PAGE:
The $scope.numColumns variable is used to specify how many columns you want in each row.


To handle dynamic array size changes, put a watch on the length of the array (not the whole array, that would be redundent)

$scope.numColumns = 3;  
$scope.rows = [];    
$scope.cols = [];    
$scope.$watch("objects.length", function(){
    $scope.rows.length = Math.ceil($scope.objects.length / $scope.numColumns);
    $scope.cols.length = $scope.numColumns;        
});

jsfiddle: http://jsfiddle.net/rtCP3/45/

  • I guess having a two-level array is the only solution then, thanks to you and camus' comment. – ebottard Jan 2 '13 at 14:30
  • Hi , wait , the filter method might not work that way, i'm coming with a exemple soon. – mpm Jan 2 '13 at 14:35
  • 1
    Also, even though this seems like a good idea, I envision that it will cause trouble when I want e.g. to sort my list (that won't be flat anymore). – ebottard Jan 2 '13 at 14:55
  • 1
    It's unfortunate that angular.js cannot solve a basic layout problem without details of the UI leaking into the controller. I thought I escaped really basic things like nested loops not working when I gave up JSF, but it appears that in angular.js you can't convert a flat array into chunks of length <= n and iterate over the chunk in a two-level nested loop. Angular.js will just barf: Error: 10 $digest() iterations reached. Aborting! – Steve Taylor Apr 29 '13 at 17:44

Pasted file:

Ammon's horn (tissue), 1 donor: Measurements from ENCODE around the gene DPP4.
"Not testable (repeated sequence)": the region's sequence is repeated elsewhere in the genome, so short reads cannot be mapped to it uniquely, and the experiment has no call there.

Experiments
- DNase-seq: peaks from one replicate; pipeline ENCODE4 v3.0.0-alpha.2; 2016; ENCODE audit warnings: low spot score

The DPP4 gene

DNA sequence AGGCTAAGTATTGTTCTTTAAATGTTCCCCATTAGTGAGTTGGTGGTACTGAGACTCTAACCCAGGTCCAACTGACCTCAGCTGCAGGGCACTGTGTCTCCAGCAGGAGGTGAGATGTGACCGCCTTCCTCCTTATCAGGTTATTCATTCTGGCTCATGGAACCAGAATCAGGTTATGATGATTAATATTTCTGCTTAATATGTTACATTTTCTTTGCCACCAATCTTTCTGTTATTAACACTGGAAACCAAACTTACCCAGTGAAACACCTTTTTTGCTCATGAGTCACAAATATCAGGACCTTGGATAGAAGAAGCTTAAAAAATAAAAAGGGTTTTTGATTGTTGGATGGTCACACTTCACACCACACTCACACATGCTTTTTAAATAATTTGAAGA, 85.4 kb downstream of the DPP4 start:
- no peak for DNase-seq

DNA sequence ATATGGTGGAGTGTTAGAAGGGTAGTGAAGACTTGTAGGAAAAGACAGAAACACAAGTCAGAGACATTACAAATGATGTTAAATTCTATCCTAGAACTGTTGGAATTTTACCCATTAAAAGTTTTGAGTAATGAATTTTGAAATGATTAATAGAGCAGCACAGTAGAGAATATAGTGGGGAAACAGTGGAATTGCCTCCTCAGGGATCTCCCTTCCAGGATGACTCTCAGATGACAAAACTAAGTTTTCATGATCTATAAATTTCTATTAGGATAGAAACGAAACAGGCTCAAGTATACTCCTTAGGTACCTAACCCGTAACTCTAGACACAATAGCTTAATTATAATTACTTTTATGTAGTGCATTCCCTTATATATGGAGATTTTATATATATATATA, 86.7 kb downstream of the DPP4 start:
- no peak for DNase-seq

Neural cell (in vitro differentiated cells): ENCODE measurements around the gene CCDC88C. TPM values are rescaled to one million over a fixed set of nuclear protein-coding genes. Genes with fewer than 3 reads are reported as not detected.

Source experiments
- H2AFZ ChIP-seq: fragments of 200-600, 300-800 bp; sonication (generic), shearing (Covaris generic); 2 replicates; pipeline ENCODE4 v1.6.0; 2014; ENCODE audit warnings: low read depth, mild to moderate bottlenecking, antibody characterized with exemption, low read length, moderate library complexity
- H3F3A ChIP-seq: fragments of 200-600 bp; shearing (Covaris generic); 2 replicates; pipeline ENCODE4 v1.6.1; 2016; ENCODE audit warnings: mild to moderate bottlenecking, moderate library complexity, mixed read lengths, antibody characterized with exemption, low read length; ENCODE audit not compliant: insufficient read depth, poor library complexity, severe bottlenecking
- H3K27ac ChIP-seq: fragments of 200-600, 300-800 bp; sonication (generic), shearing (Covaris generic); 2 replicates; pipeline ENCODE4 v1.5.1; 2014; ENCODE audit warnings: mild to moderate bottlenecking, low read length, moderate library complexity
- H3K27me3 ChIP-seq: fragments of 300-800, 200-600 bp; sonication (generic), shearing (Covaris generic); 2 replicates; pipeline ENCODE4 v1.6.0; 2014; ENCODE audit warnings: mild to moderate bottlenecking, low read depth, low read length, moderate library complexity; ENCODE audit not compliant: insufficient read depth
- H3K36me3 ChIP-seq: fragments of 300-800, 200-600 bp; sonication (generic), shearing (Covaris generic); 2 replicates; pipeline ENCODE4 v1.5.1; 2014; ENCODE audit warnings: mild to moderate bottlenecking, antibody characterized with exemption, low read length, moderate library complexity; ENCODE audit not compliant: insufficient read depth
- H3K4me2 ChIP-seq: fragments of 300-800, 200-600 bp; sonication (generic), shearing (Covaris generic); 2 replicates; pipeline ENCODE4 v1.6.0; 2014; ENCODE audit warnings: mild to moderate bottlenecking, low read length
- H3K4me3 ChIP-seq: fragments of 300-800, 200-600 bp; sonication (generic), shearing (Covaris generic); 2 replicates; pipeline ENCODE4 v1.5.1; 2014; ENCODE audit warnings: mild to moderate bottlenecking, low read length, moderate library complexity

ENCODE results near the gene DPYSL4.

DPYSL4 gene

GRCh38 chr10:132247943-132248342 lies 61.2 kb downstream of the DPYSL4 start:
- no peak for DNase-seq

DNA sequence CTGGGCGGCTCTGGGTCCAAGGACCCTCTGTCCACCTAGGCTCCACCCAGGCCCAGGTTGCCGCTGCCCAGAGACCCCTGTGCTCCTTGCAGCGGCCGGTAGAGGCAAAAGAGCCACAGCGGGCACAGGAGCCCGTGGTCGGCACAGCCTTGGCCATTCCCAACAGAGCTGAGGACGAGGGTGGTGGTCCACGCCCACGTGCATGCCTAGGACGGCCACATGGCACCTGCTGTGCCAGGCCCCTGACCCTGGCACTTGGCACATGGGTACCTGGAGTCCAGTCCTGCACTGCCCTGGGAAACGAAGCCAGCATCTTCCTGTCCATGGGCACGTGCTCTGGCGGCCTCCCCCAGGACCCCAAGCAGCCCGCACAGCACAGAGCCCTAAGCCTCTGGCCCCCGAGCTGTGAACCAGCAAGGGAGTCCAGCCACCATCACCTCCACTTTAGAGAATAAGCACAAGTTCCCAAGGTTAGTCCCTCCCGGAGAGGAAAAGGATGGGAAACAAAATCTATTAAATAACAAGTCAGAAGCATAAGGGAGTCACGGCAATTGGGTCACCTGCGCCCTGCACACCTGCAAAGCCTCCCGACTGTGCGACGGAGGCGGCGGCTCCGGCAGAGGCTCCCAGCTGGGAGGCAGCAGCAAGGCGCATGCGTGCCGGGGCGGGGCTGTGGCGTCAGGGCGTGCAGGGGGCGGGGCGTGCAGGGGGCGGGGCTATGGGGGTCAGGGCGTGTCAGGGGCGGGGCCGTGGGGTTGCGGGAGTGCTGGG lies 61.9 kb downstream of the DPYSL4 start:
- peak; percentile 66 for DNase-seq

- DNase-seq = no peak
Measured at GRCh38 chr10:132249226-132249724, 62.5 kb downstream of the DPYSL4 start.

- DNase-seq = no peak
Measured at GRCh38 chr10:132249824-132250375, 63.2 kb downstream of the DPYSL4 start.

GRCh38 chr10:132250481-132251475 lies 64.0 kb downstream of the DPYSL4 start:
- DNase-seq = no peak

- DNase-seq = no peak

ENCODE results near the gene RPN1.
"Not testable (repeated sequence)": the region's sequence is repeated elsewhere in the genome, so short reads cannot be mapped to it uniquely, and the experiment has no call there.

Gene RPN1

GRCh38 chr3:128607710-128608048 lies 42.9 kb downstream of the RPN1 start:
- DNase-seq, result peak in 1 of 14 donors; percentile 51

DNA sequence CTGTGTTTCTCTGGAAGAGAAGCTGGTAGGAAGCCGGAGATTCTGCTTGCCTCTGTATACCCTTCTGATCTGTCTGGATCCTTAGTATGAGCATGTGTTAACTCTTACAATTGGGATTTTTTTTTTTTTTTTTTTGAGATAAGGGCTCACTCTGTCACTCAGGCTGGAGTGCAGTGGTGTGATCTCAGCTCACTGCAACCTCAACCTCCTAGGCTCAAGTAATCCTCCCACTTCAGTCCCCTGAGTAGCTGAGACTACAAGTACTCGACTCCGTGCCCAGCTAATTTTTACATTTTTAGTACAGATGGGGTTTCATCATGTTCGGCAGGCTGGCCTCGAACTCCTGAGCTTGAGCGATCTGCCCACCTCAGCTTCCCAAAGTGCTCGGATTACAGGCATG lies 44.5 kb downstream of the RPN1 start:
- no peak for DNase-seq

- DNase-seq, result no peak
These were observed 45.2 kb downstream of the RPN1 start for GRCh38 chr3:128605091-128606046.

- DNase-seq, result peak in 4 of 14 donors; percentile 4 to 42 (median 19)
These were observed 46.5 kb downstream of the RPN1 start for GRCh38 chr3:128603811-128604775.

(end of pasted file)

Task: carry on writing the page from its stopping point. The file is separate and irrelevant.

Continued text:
• 1
    This solution no longer works with Angular>=1.2 It throws a duplicates error. You would need to fill your arrays of rows and cols with dummy values. – Tinou Nov 12 '13 at 22:10

Why not use something simple like this? http://jsfiddle.net/everdimension/ECCL7/3/

<div ng-controller="MyCtrl as ctr">
    <div class="row" ng-repeat="project in ctr.projects" ng-if="$index % 3 == 0">
         <h4 class="col-sm-4" ng-repeat="project in ctr.projects.slice($index, $index+3)">
            {{project}}
        </h4>
    </div>
</div>

I recommend a directive for a couple of reasons:

  • it can be reused and parameterized in the HTML (i.e., "every 3rd thing" can be a directive attribute)
  • it does not require any controller code/$scope properties, and hence it does not require recalculation of controller $scope properties if the "things" array changes in size